holy fuck: a canadian band without the politeness

We will all be forever indebted to Canada for giving us many nice things, like The Littlest Hobo (the show with the greatest theme of all time), Justin Trudeau and electronic experimentalists Holy Fuck.

by Russell Dean Stone
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27 November 2017, 3:26pm

As Canada’s premiere experimentalists, Holy Fuck have pioneered using junk to essentially change the way we think about making music. The band have a history of thinking outside the box, employing alternative methods for making their alternative music (to wit: the way they use non-instruments including toy phaser guns). Their punchy, rhythm-fuelled instrumentals have cropped up in episodes of Breaking Bad and Mr Robot, and made a fanboy of Thom Yorke. They were signed to infamous record label / muso hot house Young Turks for a bit and MIA took them on tour with her.

What Holy Fuck do that’s so special is that they make modern electronic dance-punk, but they just do it the hard way. So instead of using the latest music editing programmes to just loop and splice their sounds, they instead use oddball and analogue techniques to mimic those processes. The really impressive thing is that they make it seem completely effortless and that’s the magic.

Ahead of their show at Plisskën Festival, we spoke with Brian Borcherdt and Graham Walsh from Holy Fuck about the thinking and inspiration behind their alt approach.

Picture this: it’s the early 2000s, Holy Fuck don’t exist as a band, they’re just four dudes living in Canada. Borcherdt grew up on the east coast of Canada in the 1990s. Before Holy Fuck he worked in motion picture editing and was in a bunch of bands like By Divine Right, Burnt Black and Cafe' Selectronique. In terms of mainstream culture, Borcherdt says Canada in the 90s was pretty bland and lacking in racial diversity.

"There was this climate of believing that to be successful you’d have to please a very rural, conservative audience. Canada had a very risk averse way of treating culture”, berates Borcherdt, “It had a very safe image. I saw that bands who were successful outside of Canada were finding it had to do with being bold and I took that to heart. It inspired me to just be bold and not feel like we had to please everyone and that it was okay to get bad reviews as long as you believe in what you’re doing and want to make a statement.... We weren’t worried if it sounded good, we believed in the idea.”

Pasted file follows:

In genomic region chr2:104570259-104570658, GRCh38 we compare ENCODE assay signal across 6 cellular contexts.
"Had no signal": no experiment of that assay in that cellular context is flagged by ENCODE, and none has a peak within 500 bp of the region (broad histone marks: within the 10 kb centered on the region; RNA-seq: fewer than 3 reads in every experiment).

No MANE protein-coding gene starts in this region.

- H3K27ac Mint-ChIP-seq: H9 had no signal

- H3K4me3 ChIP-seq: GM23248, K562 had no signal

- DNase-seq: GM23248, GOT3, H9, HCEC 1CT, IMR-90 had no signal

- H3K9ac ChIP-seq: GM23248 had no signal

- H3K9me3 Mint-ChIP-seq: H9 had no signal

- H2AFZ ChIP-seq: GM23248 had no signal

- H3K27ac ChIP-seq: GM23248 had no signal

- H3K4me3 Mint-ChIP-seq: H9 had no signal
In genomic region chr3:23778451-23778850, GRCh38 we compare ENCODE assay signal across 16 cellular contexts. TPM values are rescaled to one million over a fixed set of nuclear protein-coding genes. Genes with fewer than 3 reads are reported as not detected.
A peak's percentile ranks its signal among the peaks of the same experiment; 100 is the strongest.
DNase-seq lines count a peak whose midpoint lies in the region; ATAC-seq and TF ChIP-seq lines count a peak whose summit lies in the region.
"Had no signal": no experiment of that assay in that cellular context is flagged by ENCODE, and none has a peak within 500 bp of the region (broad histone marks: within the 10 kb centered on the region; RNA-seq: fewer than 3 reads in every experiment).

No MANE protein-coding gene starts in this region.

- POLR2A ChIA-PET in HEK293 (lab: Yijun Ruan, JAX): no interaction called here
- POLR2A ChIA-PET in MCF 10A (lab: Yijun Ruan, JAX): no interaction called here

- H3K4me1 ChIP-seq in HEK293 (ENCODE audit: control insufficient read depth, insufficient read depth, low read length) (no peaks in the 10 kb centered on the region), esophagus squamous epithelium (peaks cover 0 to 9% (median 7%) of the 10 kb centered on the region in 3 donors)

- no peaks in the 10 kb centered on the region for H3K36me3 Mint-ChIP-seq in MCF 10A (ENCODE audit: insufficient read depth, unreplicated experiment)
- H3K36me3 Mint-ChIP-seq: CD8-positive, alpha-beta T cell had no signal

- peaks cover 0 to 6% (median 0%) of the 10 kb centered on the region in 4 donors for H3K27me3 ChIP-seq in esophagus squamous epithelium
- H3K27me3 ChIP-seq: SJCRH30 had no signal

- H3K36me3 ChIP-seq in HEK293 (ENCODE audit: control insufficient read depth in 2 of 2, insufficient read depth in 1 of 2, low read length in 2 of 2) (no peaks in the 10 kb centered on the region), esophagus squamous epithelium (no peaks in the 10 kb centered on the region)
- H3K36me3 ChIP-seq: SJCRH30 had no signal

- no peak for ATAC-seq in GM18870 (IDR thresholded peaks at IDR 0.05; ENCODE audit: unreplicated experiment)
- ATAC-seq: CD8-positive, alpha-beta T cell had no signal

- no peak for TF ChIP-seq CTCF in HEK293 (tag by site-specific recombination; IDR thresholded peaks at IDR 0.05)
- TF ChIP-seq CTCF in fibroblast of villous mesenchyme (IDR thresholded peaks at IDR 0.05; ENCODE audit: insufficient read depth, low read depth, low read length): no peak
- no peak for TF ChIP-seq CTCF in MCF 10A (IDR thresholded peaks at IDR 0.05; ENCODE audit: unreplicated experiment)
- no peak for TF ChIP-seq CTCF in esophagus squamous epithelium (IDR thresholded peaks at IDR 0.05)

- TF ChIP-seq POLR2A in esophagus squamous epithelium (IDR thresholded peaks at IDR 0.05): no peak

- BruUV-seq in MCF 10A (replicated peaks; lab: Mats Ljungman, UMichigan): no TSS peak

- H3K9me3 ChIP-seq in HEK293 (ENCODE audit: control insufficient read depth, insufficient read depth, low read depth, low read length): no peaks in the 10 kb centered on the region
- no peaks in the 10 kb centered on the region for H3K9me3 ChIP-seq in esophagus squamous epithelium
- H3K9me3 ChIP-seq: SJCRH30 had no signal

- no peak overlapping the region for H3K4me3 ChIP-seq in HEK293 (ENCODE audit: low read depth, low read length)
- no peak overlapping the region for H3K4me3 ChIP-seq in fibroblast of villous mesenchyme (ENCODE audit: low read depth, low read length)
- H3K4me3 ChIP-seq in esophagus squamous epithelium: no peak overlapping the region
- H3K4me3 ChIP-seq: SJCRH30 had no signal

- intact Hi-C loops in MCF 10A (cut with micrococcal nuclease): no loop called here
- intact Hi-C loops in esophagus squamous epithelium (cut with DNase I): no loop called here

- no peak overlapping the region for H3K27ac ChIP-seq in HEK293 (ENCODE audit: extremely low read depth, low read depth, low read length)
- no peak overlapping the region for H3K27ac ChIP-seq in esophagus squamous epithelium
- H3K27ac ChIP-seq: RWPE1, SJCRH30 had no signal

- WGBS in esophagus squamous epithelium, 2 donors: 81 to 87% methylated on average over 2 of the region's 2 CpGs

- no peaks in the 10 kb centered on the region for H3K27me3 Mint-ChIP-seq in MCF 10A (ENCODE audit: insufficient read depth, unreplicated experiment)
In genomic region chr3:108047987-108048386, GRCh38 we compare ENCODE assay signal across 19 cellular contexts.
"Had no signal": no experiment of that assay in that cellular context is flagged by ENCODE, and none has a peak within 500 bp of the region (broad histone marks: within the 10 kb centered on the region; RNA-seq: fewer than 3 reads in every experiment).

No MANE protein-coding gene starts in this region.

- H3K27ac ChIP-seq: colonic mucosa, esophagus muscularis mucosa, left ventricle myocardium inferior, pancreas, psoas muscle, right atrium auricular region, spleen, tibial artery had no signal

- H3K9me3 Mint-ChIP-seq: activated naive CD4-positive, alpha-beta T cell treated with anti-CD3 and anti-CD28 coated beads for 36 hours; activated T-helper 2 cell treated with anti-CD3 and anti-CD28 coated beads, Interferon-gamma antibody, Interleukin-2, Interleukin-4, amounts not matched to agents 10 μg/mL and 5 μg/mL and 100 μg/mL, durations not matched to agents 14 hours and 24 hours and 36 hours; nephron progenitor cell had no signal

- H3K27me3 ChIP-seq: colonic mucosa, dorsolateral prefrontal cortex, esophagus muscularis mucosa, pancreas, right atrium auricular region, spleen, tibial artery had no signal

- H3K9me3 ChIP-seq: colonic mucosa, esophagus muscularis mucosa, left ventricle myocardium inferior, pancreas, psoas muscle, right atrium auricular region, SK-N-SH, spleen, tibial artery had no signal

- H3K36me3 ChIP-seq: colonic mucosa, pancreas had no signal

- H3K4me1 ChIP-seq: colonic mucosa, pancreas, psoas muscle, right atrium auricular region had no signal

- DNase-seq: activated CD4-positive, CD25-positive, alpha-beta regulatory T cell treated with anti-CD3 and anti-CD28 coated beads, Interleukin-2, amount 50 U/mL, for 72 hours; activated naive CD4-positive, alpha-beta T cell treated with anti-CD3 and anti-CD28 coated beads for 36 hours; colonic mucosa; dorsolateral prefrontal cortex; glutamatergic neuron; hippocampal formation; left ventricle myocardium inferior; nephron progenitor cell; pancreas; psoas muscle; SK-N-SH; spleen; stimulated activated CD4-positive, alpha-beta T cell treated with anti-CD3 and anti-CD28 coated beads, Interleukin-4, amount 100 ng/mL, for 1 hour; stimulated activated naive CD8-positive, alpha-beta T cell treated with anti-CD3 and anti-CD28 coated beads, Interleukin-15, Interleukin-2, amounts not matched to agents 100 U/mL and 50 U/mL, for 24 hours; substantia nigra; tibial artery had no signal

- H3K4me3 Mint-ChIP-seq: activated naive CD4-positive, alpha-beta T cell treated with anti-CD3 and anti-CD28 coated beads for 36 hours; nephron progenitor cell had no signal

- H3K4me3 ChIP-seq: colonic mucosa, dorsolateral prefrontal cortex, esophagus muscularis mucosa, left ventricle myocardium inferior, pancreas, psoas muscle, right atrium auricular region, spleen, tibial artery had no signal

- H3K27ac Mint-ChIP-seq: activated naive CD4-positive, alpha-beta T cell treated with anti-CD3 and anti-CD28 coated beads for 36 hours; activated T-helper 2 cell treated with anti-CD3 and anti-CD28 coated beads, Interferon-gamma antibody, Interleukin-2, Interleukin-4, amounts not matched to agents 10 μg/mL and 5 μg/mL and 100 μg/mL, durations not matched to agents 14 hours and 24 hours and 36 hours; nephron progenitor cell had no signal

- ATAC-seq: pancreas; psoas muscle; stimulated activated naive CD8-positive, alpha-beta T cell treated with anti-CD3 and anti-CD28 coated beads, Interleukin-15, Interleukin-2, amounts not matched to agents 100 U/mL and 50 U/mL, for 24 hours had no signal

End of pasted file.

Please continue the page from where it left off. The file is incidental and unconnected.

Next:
One of the artists that inspired Borcherdt’s approach was Peaches, who at that time was living in Toronto (she’s mostly based in Berlin now). Borcherdt opened for one of her shows with a band that basically was a prototype precursor to Holy Fuck. “The next day when I got back, Peaches had come and put a tape of the show in my mailbox with a little note on it thanking us for playing. That blew me away,” says Borcherdt, “I went to all of the Peaches concerts in Toronto and I thought what she was doing was so cool, it was so fun and it had a message – challenging of social norms, gender biases.”

Walsh, who has engineer and producer for Canadian bands like METZ, grew up in a suburban town just outside of Toronto. He credits his big brother for expanding his mind when he was younger, introducing him to the world beyond that safe Canadian mainstream. Walsh’s brother went to university in Windsor, Ontario in the mid 90s, when the Detroit techno scene was blowing up.

“One of the first raves he took me to was a Richie Hawtin rave with Autechre and that was huge,” enthuses Walsh. “Before then, going clubbing for me was going to the meat market in downtown Toronto and the goal was to get drunk and the music they were playing was top 40 dance-y music. Then he took me to this rave and there were a lot of drugs happening but it was mostly about the music and the music was weird and different and awesome.”